Whether it’s the pressure from social media or a desire to improve one’s lifestyle, the exercise boom has well and truly hit. Its building significant momentum in Australia, in particular Fitness Centres, which are now a $2 billion dollar industry*. Gone are the days of going to the gym and choosing from an aerobics, pump or a spin class, gyms these days have become more of a health and wellness club offering everything from yoga and pilates, to spas and physios, to sleep pods and meditation rooms. For many, ‘gyms’ are now a second home. As with ‘Eat’ there is a significant spike in interest in January of every year, with this past January seeing an increase of 450,000 visits since December 2016. Who hasn’t started the year with a goal to get into shape?! But as many of us have experienced, as the mornings get colder, interest soon fades. Online visits to Gym and Fitness Centres saw a 26% decline from January to February, 2017. It also seems that Australian’s love of yoga is only growing stronger with each passing year. Since 2015, the search interest for yoga has increased by 73%, with interest increasing amongst males and those aged 35-44. But the new ‘must do’ activity sounds tough, but everyday Australian’s are signing up in droves – challenge sports. You know, those activities which look incredibly painful and difficult but give people a rush of pride if they complete it. Or so I have been told… The most popular challenge sport based on online search interest is Tough Mudder, growing by 130% since 2015. Ironman and Marathons have also seen strong growth, increasing 65% and 56% respectively. Australian’s are a competitive bunch and we love a challenge so the interest growth in this category is not at all surprising. But what we are seeing is a big interest is sport brands who are wanting to tag onto this incredible growth. Virgin Active is a great example of a brand noticing a trend and actioning it, by offering specific Tough Mudder training classes. For sports brands wanting to increase brand awareness and audience reach, understanding consumer trends are vital in seeking out opportunities that will succeed, versus exercise fads which may fizzle out.
Activewear has gone from the main function being comfort and support, to now being a staple fashion item in one’s wardrobe. It’s not uncommon to go to brunch on the weekend and be surrounded by Australians sipping lattes in lycra who haven’t and don’t plan on getting sweaty at any point that day! Of all the Clean Living segments, activewear has seen the strongest increase of interest than any other topic or product, growing a HUGE 490% since 2015. A main contributor to this growth is the launch of new activewear brands such as Stylerunner, Running Bare and The WOD. In the past 12 months, all have seen collective growth of 30%. But it’s not just the new brands benefiting from this increase in activewear interest. Brands such as Nike and Adidas have also seen incredible growth, increasing 70% in the past 2 years. But it’s not just fashion that’s seeing an increase within the ‘Wear’ category. Wearable technology is rapidly changing the way Australian’s exercise. The likes of Fitbits and Garmin have made exercising social, competitive and informative. Interest in wearable technology has grown by 58% since 2015 and with more brands entering this market, the interest is only going up. Wearable technology is not just fitness trackers or watches, but the growth of fitness apps for smartphones have also seen unheard of growth. Strava, a website and app, is used to track athletic activity via GPS and is known as the ‘social network for athletes’. Combining exercise and social media is a match made in heaven, showcased by the mass increase of 53% search interest.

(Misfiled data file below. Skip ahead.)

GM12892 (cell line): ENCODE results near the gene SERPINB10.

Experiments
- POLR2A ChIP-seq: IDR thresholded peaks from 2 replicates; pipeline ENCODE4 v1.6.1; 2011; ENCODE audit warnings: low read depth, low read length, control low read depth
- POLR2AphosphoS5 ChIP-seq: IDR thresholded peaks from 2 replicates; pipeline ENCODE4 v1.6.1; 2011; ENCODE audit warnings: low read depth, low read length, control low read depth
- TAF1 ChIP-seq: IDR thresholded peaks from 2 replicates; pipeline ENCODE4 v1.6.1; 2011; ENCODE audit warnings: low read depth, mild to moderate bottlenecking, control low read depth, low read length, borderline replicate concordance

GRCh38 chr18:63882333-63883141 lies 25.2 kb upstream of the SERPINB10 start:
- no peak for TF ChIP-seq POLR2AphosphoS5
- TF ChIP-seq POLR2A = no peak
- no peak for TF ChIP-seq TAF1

Clean Living is a relatively new industry but one that is seeing incredible growth, and with growth comes vital opportunities for brands. Understanding this industry and how it ticks is key for brands considering breaking into it. If I was to take out 3 key points from all of the findings in our latest Clean Living report, it would be;
1. The Clean Living industry is not showing any signs of stalling but understanding the time of year when it peaks, is key to reaching the largest active audience at the right time.
2. This industry is being pushed and directed by social media. Without social media, breaking into this market will be near impossible.
3. Each year sees a hot new diet or exercise and the only way to be exposed to what it is, is via search interest. Given most Australian’s seek out information on search platforms first, you’re getting an incredible amount of insight from this type of data.
*IbisWorld Gym & Fitness Centres in Australia Report